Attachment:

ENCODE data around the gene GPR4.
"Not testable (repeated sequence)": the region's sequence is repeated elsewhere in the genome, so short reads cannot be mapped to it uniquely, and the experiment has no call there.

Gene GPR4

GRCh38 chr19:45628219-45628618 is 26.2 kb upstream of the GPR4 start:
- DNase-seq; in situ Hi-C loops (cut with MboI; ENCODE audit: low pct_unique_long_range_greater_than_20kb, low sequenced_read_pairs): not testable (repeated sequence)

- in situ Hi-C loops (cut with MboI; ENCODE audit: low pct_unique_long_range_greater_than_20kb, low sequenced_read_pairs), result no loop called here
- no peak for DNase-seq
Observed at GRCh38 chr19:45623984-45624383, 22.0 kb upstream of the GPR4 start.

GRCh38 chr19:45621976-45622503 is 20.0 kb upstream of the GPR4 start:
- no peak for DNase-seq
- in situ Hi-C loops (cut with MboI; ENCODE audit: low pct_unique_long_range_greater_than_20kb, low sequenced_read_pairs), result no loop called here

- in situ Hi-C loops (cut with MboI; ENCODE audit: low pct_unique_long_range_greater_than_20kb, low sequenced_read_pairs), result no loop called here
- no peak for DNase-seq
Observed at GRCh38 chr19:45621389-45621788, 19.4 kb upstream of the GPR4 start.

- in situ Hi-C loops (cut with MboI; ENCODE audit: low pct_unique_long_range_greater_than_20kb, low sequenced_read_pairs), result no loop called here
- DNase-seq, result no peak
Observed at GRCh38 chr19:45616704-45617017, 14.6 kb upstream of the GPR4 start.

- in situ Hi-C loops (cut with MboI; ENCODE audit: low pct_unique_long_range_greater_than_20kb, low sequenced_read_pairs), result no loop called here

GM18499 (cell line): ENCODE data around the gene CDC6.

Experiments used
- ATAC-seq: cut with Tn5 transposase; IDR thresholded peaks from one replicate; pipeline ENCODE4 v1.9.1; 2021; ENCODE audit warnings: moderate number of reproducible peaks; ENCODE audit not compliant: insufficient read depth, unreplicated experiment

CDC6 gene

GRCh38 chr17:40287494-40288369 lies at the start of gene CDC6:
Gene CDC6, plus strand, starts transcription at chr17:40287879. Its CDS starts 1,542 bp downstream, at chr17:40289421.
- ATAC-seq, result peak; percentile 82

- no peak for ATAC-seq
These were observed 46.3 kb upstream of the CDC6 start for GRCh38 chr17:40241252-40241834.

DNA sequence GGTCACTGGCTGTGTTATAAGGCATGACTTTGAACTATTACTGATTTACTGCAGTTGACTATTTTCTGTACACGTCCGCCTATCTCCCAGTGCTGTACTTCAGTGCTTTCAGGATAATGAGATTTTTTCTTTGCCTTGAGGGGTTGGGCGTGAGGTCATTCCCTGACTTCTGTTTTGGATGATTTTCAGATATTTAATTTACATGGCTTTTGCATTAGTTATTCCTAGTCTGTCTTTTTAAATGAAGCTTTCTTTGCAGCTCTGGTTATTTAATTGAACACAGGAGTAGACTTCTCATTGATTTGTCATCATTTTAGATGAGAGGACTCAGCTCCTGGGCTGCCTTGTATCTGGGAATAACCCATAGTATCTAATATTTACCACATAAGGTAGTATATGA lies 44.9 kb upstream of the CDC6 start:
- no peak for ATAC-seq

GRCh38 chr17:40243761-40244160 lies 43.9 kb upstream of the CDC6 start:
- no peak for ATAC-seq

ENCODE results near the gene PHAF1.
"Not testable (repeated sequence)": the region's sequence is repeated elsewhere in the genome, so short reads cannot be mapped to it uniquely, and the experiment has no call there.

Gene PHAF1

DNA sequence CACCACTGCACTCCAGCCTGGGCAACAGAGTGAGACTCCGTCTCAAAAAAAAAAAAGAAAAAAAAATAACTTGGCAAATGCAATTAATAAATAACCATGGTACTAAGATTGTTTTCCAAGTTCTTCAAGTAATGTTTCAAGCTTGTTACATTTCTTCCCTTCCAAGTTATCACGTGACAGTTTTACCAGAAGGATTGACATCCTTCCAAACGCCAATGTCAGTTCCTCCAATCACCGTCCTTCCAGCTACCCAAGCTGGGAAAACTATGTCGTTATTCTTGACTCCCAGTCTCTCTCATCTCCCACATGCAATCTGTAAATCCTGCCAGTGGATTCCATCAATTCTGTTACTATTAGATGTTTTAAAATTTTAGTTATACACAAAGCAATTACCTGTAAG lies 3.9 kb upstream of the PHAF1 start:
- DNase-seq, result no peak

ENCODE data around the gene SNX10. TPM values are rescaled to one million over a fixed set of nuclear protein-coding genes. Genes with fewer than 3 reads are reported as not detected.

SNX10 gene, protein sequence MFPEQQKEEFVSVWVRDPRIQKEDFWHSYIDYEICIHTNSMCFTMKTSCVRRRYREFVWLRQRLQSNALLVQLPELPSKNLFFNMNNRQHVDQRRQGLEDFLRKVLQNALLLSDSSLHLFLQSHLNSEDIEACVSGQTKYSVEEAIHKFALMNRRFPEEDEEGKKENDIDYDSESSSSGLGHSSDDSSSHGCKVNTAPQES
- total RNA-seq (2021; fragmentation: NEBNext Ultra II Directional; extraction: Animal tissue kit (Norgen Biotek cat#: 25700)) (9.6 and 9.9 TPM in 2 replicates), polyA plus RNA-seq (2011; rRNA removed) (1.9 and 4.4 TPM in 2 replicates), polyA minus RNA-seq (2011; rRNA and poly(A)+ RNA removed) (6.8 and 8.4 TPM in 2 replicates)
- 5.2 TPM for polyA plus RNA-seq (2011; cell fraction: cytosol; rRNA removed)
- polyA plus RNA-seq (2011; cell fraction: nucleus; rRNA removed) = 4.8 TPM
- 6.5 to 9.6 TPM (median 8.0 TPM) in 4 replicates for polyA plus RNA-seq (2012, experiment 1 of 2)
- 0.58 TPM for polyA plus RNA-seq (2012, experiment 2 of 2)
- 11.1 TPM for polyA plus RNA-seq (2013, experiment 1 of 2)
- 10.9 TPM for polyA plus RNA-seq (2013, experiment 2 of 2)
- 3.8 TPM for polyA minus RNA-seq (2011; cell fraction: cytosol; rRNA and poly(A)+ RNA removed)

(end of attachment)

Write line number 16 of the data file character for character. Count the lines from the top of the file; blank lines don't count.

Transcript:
- DNase-seq, result no peak